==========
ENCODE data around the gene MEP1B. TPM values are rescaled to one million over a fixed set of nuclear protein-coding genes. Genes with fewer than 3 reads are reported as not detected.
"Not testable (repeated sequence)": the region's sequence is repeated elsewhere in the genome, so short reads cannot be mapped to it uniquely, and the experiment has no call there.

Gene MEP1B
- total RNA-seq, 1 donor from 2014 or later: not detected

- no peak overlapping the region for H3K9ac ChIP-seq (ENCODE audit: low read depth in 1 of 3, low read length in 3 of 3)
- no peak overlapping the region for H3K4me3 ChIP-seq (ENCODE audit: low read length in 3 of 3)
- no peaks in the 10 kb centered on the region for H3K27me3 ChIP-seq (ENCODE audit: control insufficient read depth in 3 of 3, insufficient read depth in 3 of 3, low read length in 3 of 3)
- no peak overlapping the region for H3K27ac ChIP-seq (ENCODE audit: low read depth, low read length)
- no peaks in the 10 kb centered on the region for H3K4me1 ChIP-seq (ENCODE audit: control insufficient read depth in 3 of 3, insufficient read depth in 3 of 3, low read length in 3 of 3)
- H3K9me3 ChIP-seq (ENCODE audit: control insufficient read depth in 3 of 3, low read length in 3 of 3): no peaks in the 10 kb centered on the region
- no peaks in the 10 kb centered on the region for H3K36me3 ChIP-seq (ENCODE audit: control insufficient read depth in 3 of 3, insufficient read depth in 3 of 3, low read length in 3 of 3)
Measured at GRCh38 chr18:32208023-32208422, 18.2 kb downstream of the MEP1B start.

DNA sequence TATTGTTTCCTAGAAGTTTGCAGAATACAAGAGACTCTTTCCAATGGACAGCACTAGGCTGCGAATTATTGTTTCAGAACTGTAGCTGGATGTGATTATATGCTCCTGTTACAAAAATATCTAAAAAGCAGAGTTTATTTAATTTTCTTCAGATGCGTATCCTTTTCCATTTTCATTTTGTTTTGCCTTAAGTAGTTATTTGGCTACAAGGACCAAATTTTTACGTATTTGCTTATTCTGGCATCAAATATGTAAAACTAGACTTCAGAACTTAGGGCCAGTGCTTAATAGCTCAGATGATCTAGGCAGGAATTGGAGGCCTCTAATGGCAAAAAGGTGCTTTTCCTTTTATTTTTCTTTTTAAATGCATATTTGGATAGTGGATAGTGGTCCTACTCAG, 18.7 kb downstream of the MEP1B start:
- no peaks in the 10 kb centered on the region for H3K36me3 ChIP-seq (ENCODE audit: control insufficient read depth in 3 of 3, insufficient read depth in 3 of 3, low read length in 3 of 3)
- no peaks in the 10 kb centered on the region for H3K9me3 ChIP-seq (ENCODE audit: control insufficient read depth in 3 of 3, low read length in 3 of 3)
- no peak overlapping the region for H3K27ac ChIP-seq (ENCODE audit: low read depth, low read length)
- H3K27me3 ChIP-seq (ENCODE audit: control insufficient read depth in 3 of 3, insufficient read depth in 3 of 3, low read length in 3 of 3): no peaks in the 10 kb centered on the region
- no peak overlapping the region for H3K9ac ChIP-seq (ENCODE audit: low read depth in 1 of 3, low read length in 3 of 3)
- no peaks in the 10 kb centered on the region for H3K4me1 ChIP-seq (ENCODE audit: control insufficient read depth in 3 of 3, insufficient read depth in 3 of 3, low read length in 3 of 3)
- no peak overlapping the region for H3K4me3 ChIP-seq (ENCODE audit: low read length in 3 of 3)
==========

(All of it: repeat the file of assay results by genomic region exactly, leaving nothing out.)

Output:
ENCODE data around the gene MEP1B. TPM values are rescaled to one million over a fixed set of nuclear protein-coding genes. Genes with fewer than 3 reads are reported as not detected.
"Not testable (repeated sequence)": the region's sequence is repeated elsewhere in the genome, so short reads cannot be mapped to it uniquely, and the experiment has no call there.

Gene MEP1B
- total RNA-seq, 1 donor from 2014 or later: not detected

- no peak overlapping the region for H3K9ac ChIP-seq (ENCODE audit: low read depth in 1 of 3, low read length in 3 of 3)
- no peak overlapping the region for H3K4me3 ChIP-seq (ENCODE audit: low read length in 3 of 3)
- no peaks in the 10 kb centered on the region for H3K27me3 ChIP-seq (ENCODE audit: control insufficient read depth in 3 of 3, insufficient read depth in 3 of 3, low read length in 3 of 3)
- no peak overlapping the region for H3K27ac ChIP-seq (ENCODE audit: low read depth, low read length)
- no peaks in the 10 kb centered on the region for H3K4me1 ChIP-seq (ENCODE audit: control insufficient read depth in 3 of 3, insufficient read depth in 3 of 3, low read length in 3 of 3)
- H3K9me3 ChIP-seq (ENCODE audit: control insufficient read depth in 3 of 3, low read length in 3 of 3): no peaks in the 10 kb centered on the region
- no peaks in the 10 kb centered on the region for H3K36me3 ChIP-seq (ENCODE audit: control insufficient read depth in 3 of 3, insufficient read depth in 3 of 3, low read length in 3 of 3)
Measured at GRCh38 chr18:32208023-32208422, 18.2 kb downstream of the MEP1B start.

DNA sequence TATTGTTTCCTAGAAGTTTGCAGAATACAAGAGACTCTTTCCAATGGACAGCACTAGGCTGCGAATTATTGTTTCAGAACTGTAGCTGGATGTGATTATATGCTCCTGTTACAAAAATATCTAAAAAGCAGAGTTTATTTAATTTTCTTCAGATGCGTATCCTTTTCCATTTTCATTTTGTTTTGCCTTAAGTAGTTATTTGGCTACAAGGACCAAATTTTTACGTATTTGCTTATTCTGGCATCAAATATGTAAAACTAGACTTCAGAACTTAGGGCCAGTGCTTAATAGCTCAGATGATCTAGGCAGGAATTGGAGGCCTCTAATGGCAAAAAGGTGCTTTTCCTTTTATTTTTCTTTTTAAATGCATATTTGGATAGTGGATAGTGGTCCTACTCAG, 18.7 kb downstream of the MEP1B start:
- no peaks in the 10 kb centered on the region for H3K36me3 ChIP-seq (ENCODE audit: control insufficient read depth in 3 of 3, insufficient read depth in 3 of 3, low read length in 3 of 3)
- no peaks in the 10 kb centered on the region for H3K9me3 ChIP-seq (ENCODE audit: control insufficient read depth in 3 of 3, low read length in 3 of 3)
- no peak overlapping the region for H3K27ac ChIP-seq (ENCODE audit: low read depth, low read length)
- H3K27me3 ChIP-seq (ENCODE audit: control insufficient read depth in 3 of 3, insufficient read depth in 3 of 3, low read length in 3 of 3): no peaks in the 10 kb centered on the region
- no peak overlapping the region for H3K9ac ChIP-seq (ENCODE audit: low read depth in 1 of 3, low read length in 3 of 3)
- no peaks in the 10 kb centered on the region for H3K4me1 ChIP-seq (ENCODE audit: control insufficient read depth in 3 of 3, insufficient read depth in 3 of 3, low read length in 3 of 3)
- no peak overlapping the region for H3K4me3 ChIP-seq (ENCODE audit: low read length in 3 of 3)